It is not necessary to use a primer with CeCe Caldwell’s Chalk + Clay Paints but I recommend using a primer when painting cabinetry. Primer helps ensure a professional looking finish and can help smooth out minor flaws and imperfections in your surfaces. It also seals any grease, odors, nicotine and residue underneath it so nothing will bleed through your gorgeous painting. If you notice color or greasy spots bleeding through your primer coat(s) you will want to continue with more coats (at least over the stain) until it no longer bleeds through. Some types of oil, grease, nicotine stains, etc. can bleed through paint. Do not continue until this is resolved. For optimal results, sand lightly with a finishing sponge or 320 grit or higher sandpaper and dust with chip brush and tack cloth between coats of primer. Some of the products mentioned above for hiding wood grain are also primers so if you are using one of them you will not need to use a separate primer. If you are not using one of them and would like suggestions on which primer to use these are my favorites...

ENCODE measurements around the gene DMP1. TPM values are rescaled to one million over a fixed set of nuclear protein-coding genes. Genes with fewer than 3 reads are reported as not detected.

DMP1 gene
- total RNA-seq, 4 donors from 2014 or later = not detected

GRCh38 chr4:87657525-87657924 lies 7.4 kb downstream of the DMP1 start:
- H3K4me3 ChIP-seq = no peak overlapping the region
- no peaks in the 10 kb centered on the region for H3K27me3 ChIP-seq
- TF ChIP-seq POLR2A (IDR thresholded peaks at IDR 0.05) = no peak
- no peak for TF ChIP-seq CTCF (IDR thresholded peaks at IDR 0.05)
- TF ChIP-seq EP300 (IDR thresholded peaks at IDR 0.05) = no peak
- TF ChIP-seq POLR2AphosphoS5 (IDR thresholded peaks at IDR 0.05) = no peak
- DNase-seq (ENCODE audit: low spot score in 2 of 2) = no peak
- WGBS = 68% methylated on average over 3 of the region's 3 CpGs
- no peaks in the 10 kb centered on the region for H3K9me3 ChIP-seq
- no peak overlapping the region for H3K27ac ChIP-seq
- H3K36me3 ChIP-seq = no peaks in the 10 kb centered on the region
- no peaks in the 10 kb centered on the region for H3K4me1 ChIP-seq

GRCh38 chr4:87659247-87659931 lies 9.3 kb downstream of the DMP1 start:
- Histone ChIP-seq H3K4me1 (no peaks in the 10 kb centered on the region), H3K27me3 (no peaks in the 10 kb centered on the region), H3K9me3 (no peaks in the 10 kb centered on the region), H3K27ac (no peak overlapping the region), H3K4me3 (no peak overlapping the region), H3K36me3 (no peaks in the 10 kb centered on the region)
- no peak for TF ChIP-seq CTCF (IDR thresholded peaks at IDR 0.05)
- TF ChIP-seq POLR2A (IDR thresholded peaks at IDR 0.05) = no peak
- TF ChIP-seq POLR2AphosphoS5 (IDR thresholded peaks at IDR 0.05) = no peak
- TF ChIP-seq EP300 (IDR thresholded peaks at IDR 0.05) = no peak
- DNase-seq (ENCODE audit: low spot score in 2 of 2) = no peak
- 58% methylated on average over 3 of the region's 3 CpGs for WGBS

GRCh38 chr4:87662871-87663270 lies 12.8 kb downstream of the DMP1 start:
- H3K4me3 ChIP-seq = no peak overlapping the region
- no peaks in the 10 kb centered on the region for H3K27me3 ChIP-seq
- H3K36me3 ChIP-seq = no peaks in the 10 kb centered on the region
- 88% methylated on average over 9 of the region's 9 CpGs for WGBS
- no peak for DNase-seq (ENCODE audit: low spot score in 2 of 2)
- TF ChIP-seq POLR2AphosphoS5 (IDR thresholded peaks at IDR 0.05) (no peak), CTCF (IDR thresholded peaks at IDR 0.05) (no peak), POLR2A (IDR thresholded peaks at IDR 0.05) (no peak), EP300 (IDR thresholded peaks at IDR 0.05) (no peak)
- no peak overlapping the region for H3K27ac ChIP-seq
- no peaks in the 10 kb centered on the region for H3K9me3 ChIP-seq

Inspect all your surfaces thoroughly and ensure there are no drip marks or rough patches that need sanding before continuing on to painting. If you have a drip mark in the primer or a ‘seam’ where woodfill was used it WILL show up in the paint as well so take care of it now! Sand lightly with a finishing sponge or high grit paper then dust with tack cloth.
Double check your tape and replace any spots where tape seems to be peeling or raising up. You will want as perfect a line as possible along your walls, floors and the insides of your cabinets.
Stir paint thoroughly for 2-3 minutes to ensure all pigment is evenly distributed into paint. Remove some to a working container. I like the ‘disposable’ plastic food storage containers with twist on lids so I can put a lid on and then continue using after a snack break or a night’s rest.
Paint cabinet doors using a high quality brush, working from the inside of the doors out, working on the short sides then the long sides.
When the first coat of paint is dry inspect your surfaces and sand any drip marks or spots needing smoothing. Also check your tape and replace any places lifting. If any sanding was needed be sure to wipe with a tack cloth before beginning a second coat of paint.